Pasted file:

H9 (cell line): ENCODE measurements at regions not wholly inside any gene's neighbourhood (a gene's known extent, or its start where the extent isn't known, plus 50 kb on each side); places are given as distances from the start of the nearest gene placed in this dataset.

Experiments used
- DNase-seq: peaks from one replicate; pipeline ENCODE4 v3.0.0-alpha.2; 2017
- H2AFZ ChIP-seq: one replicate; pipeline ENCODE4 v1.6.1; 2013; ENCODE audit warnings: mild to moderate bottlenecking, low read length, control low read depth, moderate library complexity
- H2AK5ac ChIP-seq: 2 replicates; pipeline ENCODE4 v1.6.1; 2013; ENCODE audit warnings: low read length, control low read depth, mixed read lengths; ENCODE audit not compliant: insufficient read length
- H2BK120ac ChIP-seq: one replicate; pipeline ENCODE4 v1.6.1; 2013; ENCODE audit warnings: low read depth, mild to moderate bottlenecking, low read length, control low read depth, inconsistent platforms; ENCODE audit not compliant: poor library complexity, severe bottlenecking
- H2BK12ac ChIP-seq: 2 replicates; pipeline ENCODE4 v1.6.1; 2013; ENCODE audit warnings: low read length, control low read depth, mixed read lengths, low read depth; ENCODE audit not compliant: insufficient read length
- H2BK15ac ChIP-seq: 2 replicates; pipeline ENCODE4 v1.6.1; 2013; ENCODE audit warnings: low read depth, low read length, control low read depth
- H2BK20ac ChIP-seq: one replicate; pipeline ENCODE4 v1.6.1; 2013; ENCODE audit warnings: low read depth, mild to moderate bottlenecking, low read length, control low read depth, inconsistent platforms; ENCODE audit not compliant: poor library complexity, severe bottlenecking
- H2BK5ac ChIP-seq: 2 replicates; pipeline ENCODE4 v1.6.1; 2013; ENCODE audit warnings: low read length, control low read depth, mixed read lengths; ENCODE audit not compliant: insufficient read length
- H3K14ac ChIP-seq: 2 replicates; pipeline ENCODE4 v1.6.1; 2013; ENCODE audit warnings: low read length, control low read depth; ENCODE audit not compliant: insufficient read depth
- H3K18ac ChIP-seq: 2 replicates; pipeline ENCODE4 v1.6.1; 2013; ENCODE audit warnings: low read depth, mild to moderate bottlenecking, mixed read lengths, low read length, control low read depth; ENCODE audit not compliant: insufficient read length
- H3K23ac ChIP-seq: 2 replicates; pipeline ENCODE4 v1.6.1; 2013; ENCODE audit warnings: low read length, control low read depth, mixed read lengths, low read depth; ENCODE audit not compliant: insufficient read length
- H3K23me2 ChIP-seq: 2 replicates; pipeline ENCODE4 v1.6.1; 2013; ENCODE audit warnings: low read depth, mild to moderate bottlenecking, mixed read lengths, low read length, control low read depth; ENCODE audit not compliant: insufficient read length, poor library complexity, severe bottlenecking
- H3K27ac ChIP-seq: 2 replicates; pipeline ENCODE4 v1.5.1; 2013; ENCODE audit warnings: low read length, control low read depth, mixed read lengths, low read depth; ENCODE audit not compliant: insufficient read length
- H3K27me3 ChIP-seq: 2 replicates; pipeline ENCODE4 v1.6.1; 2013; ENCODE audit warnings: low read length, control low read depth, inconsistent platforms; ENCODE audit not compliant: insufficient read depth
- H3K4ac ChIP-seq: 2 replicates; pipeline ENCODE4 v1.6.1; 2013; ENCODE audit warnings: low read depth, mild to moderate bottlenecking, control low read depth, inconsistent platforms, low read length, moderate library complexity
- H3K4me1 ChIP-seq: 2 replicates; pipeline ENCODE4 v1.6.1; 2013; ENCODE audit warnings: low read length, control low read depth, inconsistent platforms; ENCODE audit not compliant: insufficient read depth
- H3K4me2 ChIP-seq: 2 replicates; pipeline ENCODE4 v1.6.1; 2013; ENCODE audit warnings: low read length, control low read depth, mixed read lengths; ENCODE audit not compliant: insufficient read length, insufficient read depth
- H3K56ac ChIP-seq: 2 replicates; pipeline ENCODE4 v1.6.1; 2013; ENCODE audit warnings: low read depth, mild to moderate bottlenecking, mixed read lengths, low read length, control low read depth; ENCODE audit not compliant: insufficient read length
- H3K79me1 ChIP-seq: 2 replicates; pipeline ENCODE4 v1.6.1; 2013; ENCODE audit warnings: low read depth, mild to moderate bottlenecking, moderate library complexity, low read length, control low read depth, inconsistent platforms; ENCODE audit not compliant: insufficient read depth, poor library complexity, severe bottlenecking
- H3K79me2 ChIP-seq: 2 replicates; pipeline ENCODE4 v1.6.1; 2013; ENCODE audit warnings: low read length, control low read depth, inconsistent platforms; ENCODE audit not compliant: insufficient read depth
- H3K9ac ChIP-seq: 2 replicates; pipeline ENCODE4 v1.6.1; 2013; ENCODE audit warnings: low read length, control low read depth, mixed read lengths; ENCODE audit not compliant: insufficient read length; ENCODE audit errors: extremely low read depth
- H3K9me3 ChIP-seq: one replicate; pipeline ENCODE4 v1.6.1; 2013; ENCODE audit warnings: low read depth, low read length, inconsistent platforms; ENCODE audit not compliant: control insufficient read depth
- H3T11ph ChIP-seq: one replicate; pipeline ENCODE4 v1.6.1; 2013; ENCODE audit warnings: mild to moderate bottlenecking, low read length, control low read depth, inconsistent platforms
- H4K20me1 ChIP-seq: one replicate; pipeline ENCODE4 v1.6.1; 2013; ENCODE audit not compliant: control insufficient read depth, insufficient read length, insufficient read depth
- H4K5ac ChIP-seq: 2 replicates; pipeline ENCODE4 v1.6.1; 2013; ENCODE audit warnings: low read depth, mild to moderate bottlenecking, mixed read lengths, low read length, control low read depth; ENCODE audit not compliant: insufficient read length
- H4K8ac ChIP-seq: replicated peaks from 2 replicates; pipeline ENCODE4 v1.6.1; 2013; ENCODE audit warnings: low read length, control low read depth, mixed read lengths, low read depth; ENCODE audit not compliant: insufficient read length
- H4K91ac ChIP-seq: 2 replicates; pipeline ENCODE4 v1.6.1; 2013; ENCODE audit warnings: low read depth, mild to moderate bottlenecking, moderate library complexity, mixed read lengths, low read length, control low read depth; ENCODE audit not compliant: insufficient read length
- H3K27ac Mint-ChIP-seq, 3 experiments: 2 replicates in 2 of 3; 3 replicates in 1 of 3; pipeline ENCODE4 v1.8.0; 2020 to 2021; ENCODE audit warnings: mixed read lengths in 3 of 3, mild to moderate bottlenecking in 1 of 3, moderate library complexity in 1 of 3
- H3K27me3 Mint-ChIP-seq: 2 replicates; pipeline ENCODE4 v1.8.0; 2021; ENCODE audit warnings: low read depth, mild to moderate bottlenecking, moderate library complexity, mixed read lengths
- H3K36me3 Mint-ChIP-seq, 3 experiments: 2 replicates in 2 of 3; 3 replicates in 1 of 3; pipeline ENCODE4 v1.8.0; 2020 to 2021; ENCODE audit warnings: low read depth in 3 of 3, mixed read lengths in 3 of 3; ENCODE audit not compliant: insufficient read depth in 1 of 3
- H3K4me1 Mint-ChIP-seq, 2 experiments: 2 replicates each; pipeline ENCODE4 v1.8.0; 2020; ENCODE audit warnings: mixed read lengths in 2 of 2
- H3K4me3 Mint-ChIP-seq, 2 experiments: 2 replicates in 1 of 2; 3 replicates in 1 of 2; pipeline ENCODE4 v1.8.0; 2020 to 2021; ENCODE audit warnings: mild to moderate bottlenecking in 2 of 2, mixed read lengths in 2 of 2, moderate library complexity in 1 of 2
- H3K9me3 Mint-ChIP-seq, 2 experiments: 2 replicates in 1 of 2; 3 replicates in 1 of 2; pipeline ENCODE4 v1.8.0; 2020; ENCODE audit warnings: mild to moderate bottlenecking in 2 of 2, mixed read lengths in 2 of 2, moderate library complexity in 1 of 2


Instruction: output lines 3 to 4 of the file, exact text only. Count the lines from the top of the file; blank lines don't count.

- DNase-seq: peaks from one replicate; pipeline ENCODE4 v3.0.0-alpha.2; 2017
- H2AFZ ChIP-seq: one replicate; pipeline ENCODE4 v1.6.1; 2013; ENCODE audit warnings: mild to moderate bottlenecking, low read length, control low read depth, moderate library complexity